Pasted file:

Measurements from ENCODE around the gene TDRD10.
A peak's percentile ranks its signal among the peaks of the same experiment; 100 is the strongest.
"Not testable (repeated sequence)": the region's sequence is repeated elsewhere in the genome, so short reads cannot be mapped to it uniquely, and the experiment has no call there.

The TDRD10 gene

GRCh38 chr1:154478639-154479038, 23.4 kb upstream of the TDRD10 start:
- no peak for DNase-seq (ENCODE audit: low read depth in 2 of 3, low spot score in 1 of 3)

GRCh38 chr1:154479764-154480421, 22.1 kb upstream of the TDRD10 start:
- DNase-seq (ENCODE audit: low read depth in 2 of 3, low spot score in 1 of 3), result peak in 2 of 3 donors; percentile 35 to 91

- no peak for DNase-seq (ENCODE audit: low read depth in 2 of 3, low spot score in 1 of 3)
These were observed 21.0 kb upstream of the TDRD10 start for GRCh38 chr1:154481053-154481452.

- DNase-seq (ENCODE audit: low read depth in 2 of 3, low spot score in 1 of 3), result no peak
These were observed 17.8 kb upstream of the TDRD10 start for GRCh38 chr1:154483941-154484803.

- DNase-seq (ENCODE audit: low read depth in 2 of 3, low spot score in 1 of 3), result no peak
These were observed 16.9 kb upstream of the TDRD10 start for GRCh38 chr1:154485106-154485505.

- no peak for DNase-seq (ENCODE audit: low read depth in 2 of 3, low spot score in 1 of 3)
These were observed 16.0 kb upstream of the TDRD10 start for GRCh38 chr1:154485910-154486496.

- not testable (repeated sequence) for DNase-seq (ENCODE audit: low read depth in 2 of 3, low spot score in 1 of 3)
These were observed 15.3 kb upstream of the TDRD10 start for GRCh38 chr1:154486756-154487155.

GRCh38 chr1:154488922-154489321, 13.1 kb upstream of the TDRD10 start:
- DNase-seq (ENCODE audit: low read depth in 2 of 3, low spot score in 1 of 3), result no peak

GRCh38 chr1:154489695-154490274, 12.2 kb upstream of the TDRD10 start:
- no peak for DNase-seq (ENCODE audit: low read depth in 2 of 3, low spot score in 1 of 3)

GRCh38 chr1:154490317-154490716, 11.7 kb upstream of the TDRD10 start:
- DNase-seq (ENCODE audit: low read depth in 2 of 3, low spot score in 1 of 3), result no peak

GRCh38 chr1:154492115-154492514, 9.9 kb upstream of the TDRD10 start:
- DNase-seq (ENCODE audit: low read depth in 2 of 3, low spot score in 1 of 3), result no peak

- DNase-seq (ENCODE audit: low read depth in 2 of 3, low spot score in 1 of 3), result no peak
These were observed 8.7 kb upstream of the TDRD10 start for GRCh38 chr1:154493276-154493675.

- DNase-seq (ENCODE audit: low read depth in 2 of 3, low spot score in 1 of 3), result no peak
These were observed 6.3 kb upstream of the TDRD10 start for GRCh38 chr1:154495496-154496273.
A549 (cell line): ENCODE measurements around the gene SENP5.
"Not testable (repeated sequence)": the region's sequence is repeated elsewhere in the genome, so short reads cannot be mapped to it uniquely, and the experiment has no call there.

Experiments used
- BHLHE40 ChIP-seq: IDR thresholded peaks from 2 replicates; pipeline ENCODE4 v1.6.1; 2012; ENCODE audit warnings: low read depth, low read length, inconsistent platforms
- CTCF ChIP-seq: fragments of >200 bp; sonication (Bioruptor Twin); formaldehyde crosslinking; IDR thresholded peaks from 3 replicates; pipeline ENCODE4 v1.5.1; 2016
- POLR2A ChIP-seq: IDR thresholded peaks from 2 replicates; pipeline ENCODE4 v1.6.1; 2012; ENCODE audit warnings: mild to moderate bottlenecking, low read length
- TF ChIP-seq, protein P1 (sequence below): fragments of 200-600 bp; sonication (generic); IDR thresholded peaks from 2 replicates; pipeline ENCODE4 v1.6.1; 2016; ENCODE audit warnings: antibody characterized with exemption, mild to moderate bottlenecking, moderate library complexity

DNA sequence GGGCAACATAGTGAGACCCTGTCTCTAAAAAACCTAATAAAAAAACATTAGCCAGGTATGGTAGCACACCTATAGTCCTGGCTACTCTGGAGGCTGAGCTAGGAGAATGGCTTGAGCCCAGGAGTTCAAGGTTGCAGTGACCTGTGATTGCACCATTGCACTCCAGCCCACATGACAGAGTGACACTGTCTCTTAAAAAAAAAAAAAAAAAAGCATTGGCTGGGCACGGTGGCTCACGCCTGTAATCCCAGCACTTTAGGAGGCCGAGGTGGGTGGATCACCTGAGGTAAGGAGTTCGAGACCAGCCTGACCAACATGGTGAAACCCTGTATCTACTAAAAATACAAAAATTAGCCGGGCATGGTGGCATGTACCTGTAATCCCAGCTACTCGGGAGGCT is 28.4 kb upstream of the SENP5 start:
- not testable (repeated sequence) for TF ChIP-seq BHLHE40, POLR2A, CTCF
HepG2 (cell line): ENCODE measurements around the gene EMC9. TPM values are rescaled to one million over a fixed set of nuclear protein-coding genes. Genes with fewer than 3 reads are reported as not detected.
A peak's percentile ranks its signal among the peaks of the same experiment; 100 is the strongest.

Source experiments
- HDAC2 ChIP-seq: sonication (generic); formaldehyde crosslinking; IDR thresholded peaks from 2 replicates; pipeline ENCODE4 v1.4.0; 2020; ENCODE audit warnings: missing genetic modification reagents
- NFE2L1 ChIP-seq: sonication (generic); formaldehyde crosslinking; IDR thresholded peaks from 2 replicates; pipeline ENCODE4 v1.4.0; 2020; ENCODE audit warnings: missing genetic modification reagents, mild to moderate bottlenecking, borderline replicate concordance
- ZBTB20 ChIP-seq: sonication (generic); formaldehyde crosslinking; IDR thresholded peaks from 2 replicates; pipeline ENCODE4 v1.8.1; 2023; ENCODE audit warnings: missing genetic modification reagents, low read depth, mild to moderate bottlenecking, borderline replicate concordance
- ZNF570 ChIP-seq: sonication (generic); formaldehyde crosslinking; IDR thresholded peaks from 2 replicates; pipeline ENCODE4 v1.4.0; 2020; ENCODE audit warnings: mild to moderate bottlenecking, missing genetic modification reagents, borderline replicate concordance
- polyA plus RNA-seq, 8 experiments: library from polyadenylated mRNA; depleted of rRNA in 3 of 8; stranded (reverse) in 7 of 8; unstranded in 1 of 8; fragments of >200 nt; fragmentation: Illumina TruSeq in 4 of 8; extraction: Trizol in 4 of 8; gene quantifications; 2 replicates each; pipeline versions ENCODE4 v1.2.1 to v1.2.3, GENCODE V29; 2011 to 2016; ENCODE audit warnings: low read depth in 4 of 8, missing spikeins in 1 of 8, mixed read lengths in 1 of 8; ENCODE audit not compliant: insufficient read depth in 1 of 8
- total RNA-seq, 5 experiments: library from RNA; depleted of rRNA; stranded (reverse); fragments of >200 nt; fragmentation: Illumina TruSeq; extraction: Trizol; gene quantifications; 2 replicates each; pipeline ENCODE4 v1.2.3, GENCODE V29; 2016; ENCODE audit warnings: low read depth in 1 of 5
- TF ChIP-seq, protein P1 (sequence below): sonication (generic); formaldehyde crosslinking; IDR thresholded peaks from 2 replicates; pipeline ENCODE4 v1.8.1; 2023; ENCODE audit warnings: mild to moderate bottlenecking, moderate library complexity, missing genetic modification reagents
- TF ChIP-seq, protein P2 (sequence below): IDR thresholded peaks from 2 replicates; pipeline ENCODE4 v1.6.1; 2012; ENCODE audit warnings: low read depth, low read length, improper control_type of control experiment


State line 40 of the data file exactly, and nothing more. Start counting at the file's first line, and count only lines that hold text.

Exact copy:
HepG2 (cell line): ENCODE measurements around the gene EMC9. TPM values are rescaled to one million over a fixed set of nuclear protein-coding genes. Genes with fewer than 3 reads are reported as not detected.